The MD Anderson Cancer Center at Cooper provides women with a comprehensive risk assessment and customized recommendations to prevent and/or detect breast cancer at its earliest, most treatable stage.
A visit to the Breast Cancer Risk Assessment Program will empower women with the tools they need to help lower their risk.
Who is at Increased Risk?
The average lifetime risk of breast cancer for American women is one in seven; however the likelihood of developing breast cancer increases in women who have certain risk factors. These risk factors may include:
- A mother, sister or daughter with breast cancer
- Two or more close relatives with breast and/or ovarian cancer, especially under age 50
- Breast cancer in a close male relative
- A breast biopsy showing atypical cells or lobular carcinoma in situ (LCIS)
- Ashkenazi (Eastern European) Jewish descent with a family history of breast and/or ovarian cancer
- Known or suspected genetic mutations
- Prior radiation to the neck or chest
The MD Anderson Cancer Center at Cooper Breast Cancer Risk Assessment Program helps women understand and manage their risk for breast cancer. Our services are customized for each patient, offering personalized care that may include:
- Breast cancer risk assessment.
- Clinical breast exam with one of our physicians.
- Personalized screening schedules incorporating advanced diagnostic technologies.
- Genetic counseling and/or testing.
- Comprehensive prevention strategies.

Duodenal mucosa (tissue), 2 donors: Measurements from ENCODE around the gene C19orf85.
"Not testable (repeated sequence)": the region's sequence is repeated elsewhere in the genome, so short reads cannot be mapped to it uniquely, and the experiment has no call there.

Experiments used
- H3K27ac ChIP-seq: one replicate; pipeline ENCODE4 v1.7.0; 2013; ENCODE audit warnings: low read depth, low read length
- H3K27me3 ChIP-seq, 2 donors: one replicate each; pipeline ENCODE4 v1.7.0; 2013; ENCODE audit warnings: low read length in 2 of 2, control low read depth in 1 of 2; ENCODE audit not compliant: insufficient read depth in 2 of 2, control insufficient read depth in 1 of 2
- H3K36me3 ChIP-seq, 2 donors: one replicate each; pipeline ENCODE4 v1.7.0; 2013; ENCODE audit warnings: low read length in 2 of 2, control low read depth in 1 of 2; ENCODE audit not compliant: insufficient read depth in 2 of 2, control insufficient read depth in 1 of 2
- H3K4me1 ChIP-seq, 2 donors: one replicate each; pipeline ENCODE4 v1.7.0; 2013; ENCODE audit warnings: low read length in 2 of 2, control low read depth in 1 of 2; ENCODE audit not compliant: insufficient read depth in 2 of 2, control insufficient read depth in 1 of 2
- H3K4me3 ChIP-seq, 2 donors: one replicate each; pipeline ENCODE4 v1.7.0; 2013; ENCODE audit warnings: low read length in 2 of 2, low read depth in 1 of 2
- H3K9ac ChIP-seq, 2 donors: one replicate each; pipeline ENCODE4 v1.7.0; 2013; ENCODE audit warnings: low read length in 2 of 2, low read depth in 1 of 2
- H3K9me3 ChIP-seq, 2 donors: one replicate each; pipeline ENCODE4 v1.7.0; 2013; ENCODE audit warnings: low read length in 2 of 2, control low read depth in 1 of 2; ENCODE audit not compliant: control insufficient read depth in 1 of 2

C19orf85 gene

- Supportive care services.
- On-going follow-up.
Screenings and Clinical Exams
Women at increased risk for developing breast cancer may benefit from more frequent or more sensitive screening studies including diagnostic mammography, contrast enhanced spectral mammography (SenoBright), breast ultrasound, or breast MRI. Patients also get the benefit of a clinical breast exam performed by a breast cancer expert who is trained to identify subtle changes in the breast tissue.
Genetic Counseling and Testing
Although most breast cancers occur in women who do not have a strong family history of the disease, about 5 to 10 percent of all breast cancers are hereditary. Research has shown that changes in certain genes can increase a woman’s risk of developing breast, ovarian and other cancers.
The most common of these genes are called the BRCA genes, however information is emerging about other genes that may contribute to the risk of developing breast cancer
Depending on the patient’s family history of cancer, some women may be offered genetic testing to determine if gene mutations are present. Our genetic counselors will discuss the testing process and findings with you in detail.
They will help you understand how these results affect you, your family and the next steps you may want to take to reduce your risk for breast cancer.
Risk Reduction Strategies
The Breast Cancer Risk Assessment Program provides women with personalized recommendations for breast cancer prevention including chemo-prevention, surgery, and nutrition and lifestyle counseling as well as access to innovative breast cancer prevention clinical trials. The program also offers behavioral health services and support groups to help women cope the emotional impact that being at high risk can have on their lives.
What to Expect at Your First Appointment
At your first appointment, you will be asked to provide detailed information about your personal and family history so that a risk assessment can be completed. Once your risk has been determined each patient’s case will be reviewed by our multidisciplinary team, which includes:
- Medical Oncologists
- Breast Surgeons
- Genetic Counselors
The team provides each woman with a comprehensive evaluation and recommendations individually tailored to her specific needs. Some women may be followed in the program, while others will continue their care with their regular physicians.
For more information or to schedule an appointment with the Breast Cancer Risk Assessment Program, call 856.968.7322.